American Heritage® Dictionary of the English Language, Fourth Edition
- n. Any of various small, biting, two-winged flies, such as a punkie or black fly.
Century Dictionary and Cyclopedia
- n. A small two-winged fly, Culex pipiens, of the family Culicidæ, suborder Nemocera, and order Diptera, called in America mosquito. The male has plumose antennæ and does not bite, though having a kind of rostrum or beak. The female bites with a stinging proboscis, and her antennæ are filiform and but slightly pilose. The larvæ and pupæ are aquatic. According to Westwood the term gnat should be restricted to insects of the family Culicidæ, and midge should be applied to the Chironomidæ.
- n. Any other insect of the family Culicidæ.—
- n. A nemocerous dipterous insect; a midge. There are several families. The Mycetophilidæ are known as fungus-gnats or agaric-gnats. The Cecidomyiidæ include the gall-gnats. The buffalo-gnat is a species of Simidium, family Simuliidæ (see cut under
Simulium); other simuliids are known as black-gnats and turkey-gnats. Species of Bibionidæ and Chironomidæ are also called gnats. See the compounds and technical words.
- n. A bird: same as knot.
GNU Webster's 1913
- n. (Zoöl.) A blood-sucking dipterous fly, of the genus Culex, undergoing a metamorphosis in water. The females have a proboscis armed with needlelike organs for penetrating the skin of animals. These are wanting in the males. In America they are generally called
mosquitoes. See mosquito.
- n. Any fly resembling a Culex in form or habits; esp., in America, a small biting fly of the genus Simulium and allies, as the buffalo gnat, the black fly, etc.
- n. (British usage) mosquito
- n. any of various small biting flies: midges; biting midges; black flies; sand flies
- Middle English, from Old English gnæt. (American Heritage® Dictionary of the English Language, Fourth Edition)
“Palin also ridicules her former fiance, Levi Johnston who she describes as a "gnat ... constantly spreading false accusations against our family.”
“Swinging the sledgehammer to swat at a gnat is sure to cause some collateral damage.”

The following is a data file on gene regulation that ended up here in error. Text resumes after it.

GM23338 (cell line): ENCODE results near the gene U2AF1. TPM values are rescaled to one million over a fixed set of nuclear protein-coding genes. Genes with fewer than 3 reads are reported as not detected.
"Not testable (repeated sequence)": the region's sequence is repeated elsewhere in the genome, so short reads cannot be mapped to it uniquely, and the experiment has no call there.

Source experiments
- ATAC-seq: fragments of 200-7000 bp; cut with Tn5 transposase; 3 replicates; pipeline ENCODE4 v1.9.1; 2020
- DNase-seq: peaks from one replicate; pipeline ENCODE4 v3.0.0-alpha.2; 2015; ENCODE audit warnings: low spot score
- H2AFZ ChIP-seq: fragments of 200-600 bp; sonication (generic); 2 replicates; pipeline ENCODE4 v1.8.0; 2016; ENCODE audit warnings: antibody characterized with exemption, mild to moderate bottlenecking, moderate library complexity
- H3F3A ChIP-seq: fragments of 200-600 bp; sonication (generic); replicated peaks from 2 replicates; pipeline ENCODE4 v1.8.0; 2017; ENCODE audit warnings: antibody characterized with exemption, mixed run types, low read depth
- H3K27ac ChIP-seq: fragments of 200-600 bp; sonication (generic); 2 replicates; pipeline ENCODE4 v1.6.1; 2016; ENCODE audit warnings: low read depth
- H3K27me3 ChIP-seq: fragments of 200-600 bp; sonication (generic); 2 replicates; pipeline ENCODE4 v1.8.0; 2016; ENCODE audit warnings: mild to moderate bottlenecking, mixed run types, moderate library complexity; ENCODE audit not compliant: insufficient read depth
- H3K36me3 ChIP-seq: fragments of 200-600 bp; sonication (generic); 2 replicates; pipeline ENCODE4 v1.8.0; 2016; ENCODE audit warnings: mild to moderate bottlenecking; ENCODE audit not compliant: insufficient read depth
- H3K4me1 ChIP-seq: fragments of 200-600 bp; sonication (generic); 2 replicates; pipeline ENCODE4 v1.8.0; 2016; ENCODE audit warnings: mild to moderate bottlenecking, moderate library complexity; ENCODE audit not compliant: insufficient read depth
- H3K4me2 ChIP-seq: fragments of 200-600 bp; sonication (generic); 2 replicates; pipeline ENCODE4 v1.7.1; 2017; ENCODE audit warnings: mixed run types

“Palin's book, co-written by Nancy French, covers her family and her mom's run for vice president, but focuses on Johnston, whom she calls a "gnat ... constantly spreading false accusations" against her family.”
“So please, please stop giving this woman an opportunity to bother us .... a gnat is less irritating!!”
“All I can say is that there has been a steady decline in British use of the word gnat in my lifetime.”
“The gnat is a case in point: the water-bug, common in our ponds and ditches, is another.”
“With what an air he added: 'E gia il moschino e conte' -- Already the gnat is a count. ”
“The larvae of the mosquito and the gnat are the favorite food of the trout in the wooded regions where those insects abound .”
“The gnat was the most cunning of all the army, and he, therefore, buzzed away into the forest where the enemy was encamped, and alighted on a leaf of the tree beneath which the watchword was given out.”
“The larvae of the mosquito and the gnat are the favorite food of the trout in the wooded regions where those insects abound.”
These user-created lists contain the word ‘gnat’.
A list of words with definitions directing us to "see cut under" (or "see cut at") another definition (with hilarity occasionally ensuing).
A list of common animal names. Keep the list to 1 syllable words.No scientific names. No proper names like 'Fluffy' the elephant.Insects and other creatures (even ficticious) are welcome!You can ...
For fanciful birds, see reesetee's •Open List: Flights of Fancy.
For chickens, see Chickens.
For birds endemic to the United States and/or North America, see reesetee's Mo...
...with grateful thanks to telofy (for "cnidarian"), and to the song "Crazy ABC's" by Barenaked Ladies.
I'm looking for single-word anagrams of weapon names. Your additions are welcomed. A spoilt pilot's pistol to the best submitted.
This list was born when I noticed oppugn was an anagra...
Nabbed from en.wikipedia.org/wiki/ROT-13#Letter_games_and_net_culture: words that become other existing words (or failing that, acronyms) when a Caesar shift of 13 places is applied to them.
Words used to create the names of Pokémon, which are usually portmanteaux.
Words that, as I see it, have some fond connection to the Alice stories through their creation or particular use by Lewis Carroll. I mean to tie them all together with contexty comments!
I marvel at the amazing variety of four-letter words in the English language. And that's not even counting really common (to me) words like fuck.
Words That Make Sense in Reverse Too! Bad news for a dyslexic, 'cause s/he's got no clue if s/he read the word correctly or not, as opposed to a palindrome (i.e., no mistake possible, cf. "Dyslexic...
Creatures with interesting names/lives.
A list of new English words that I've come across.
Looking for tweets for gnat.